Trump again uses terror abroad to make case for hard-line immigration policies


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Steven Senne/AP

Former President Donald Trump speaks during a campaign event in Wolfeboro, New Hampshire, on October 9, 2023.



CNN
 — 

In the wake of Hamas’ deadly attacks on Israel, former President Donald Trump is turning to a strategy he employed during the 2016 campaign of using terror abroad – and fears of future attacks on American soil – to push for hard-line immigration policies in the United States.

During a Monday rally in Wolfeboro, New Hampshire, Trump renewed his pledge to reinstate his controversial travel ban that targeted predominantly Muslim countries as he sought to link the ongoing conflict in Israel and Gaza with US border security. He also asserted, without evidence, that the “same people” perpetrating violent attacks in Israel were entering the US through “our totally open southern border,” before speculating that some people crossing the border may be planning an “attack” on the US.

The former president’s rhetoric harks back to his 2016 presidential campaign and his first term in office, when he used fears over terror attacks stateside to block immigrants and refugees from predominantly Muslim countries.

During the 2016 cycle, Trump’s campaign called for a “total and complete shutdown of Muslims entering the United States” in the wake of the December 2015 mass shooting in San Bernardino, California, by suspected ISIS sympathizers. He also condemned the Obama administration’s approach to combating ISIS after then-President Barack Obama declared that the terrorist organization had been “contained” one day before the group claimed responsibility for a series of deadly coordinated attacks throughout Paris in November 2015.

“We have leadership who doesn’t know what they’re doing,” Trump said after those attacks.

Within days of taking office in January 2017, Trump signed an executive order for the initial travel ban, which blocked citizens of seven predominantly Muslim countries – Iraq, Iran, Libya, Somalia, Sudan, Syria and Yemen – from entering the country for 90 days.

The ban sparked protests at airports across the country and drew several legal challenges. The Supreme Court upheld the third iteration of the ban in 2018. President Joe Biden revoked the travel ban after he took office in 2021.

Since launching his 2024 presidential campaign, Trump has vowed to bring the ban back if elected and to expand it to include “communists and Marxists.”

Trump argued Monday that such a ban would prevent attacks similar to the ones launched in Israel over the weekend by the Palestinian militant group Hamas from happening in the US.

Trump is not the first Republican candidate to link terrorism fears and border security. Republicans raised fears of ISIS terrorists crossing into the US from the southern border during the 2014 midterm elections. Ahead of the 2018 midterms, Trump asserted, without evidence, that migrant caravans heading to the US from Central America had “unknown Middle Easterners” mixed in with the groups.

This election cycle, GOP candidates have been focused on a different threat: fentanyl. Some Republican presidential hopefuls have said they would use military force to combat drug trafficking at the border and vowed to address China’s role in producing the chemicals that cartels use to manufacture the drug. But a few candidates have joined Trump in drawing parallels between the attacks in Israel and safety in the US.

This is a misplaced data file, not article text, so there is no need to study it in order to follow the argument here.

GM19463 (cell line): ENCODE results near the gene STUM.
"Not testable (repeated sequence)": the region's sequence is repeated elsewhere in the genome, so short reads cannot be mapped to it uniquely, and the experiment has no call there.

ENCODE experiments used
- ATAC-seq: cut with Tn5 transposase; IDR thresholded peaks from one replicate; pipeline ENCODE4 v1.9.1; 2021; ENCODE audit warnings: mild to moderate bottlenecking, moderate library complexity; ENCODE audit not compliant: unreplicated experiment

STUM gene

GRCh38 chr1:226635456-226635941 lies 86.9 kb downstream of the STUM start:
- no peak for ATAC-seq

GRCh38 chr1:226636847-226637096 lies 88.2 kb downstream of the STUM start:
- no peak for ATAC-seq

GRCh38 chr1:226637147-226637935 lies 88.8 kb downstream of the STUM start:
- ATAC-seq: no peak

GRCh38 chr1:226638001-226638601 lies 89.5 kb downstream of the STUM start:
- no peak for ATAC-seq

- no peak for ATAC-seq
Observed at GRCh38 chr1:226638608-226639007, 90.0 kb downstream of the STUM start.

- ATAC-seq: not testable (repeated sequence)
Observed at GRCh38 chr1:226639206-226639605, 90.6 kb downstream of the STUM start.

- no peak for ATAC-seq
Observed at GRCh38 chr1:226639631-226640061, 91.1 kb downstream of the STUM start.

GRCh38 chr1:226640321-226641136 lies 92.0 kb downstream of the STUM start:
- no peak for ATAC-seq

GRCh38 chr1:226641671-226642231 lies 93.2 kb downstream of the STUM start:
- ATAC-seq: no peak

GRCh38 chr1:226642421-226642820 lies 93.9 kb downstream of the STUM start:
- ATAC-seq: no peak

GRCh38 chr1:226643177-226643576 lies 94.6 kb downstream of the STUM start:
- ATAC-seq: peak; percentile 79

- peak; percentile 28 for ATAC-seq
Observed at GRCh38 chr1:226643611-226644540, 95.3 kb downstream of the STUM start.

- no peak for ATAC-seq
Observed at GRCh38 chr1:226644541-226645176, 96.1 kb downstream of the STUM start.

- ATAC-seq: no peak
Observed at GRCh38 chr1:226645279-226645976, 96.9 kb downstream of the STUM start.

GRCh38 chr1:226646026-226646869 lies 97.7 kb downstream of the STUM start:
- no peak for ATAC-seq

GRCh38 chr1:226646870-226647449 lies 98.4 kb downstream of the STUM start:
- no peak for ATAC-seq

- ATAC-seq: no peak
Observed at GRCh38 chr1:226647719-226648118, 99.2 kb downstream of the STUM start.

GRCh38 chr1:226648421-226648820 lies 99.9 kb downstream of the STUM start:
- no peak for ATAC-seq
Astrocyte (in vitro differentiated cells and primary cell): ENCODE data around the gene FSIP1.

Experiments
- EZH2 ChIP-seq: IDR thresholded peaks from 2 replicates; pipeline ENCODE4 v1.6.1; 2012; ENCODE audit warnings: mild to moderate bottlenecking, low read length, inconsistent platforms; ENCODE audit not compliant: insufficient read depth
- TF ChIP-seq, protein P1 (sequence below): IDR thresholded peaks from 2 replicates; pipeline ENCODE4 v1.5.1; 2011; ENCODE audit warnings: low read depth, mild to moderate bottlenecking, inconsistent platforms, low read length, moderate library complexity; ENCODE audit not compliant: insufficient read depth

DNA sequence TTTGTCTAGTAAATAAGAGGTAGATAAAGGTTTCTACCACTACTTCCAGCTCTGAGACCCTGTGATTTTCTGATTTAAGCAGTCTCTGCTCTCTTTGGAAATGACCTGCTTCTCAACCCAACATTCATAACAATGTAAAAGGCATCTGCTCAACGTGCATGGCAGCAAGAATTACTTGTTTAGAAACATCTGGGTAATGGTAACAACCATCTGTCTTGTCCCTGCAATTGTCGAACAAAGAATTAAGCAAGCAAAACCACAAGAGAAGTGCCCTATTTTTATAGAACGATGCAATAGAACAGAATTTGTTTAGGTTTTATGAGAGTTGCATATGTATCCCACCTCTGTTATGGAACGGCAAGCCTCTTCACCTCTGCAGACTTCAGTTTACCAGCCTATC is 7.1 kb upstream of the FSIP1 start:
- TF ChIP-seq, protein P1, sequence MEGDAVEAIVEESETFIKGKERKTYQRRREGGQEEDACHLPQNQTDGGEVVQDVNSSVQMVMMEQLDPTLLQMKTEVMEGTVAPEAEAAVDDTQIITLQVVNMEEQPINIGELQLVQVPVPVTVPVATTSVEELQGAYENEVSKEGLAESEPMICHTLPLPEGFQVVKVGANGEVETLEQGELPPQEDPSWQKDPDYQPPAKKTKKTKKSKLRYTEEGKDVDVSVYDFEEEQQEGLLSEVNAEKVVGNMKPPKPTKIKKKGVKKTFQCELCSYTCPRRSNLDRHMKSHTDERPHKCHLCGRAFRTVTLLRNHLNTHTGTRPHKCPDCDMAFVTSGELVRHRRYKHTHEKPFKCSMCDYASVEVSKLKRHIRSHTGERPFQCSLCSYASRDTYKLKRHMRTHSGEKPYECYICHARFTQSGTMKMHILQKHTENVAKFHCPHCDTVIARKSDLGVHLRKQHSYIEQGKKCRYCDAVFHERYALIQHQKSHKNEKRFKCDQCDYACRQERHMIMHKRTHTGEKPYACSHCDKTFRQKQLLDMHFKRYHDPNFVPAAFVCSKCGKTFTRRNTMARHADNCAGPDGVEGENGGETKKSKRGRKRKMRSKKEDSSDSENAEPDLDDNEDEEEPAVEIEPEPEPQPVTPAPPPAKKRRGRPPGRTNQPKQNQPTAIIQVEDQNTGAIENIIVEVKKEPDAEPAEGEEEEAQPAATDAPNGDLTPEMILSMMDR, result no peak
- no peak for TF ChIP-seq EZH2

Florida Gov. Ron DeSantis said Monday that people who intend to harm Americans might cross the southern border.

“You have to recognize that if that can happen in Israel, what do you think can happen in our country with an open border where 7 million people at a minimum have come through illegally?” he said at a campaign stop in Pocahontas, Iowa.

Biotech entrepreneur Vivek Ramaswamy has also sought to tie Israel’s war with Hamas to US-Mexico border policy.

“What we read about in the papers is how could this have happened with the intelligence failures and the security that Israel has on its own borders,” Ramaswamy said Sunday in Manchester, New Hampshire. “And those are important questions that are yet to be answered and will hopefully be answered in the coming weeks. But the No. 1 self-reflection of this country is that if it can happen over there, it can certainly happen over here in this country.”

Most of the Republican presidential candidates have focused their response to the Hamas attacks on hammering the Biden administration for the recent prisoner release deal with Iran, which included the transfer of $6 billion in Iranian frozen funds.

Trump asserted Monday that the deal had caused the current violence in Israel, in addition to money Iran has made in oil sales and “our country’s perceived weakness with an incompetent and corrupt leader.”

Former South Carolina Gov. Nikki Haley said it was “irresponsible” for US Secretary of State Antony Blinken to not link the Hamas attack to the prisoner release deal.

South Carolina Sen. Tim Scott accused the Biden administration of being “complicit” in the attack and called on Treasury Secretary Janet Yellen to testify on the $6 billion transfer before the Senate Banking Committee, on which he is the top Republican.

And DeSantis announced Tuesday that he is planning to roll out legislation during Florida’s upcoming legislative session to increase sanctions on Iran and block Iranian business in the state.

The Biden administration has said that funds from the prisoner release deal went directly to Qatar, and Iran can only access the funds for humanitarian purposes.



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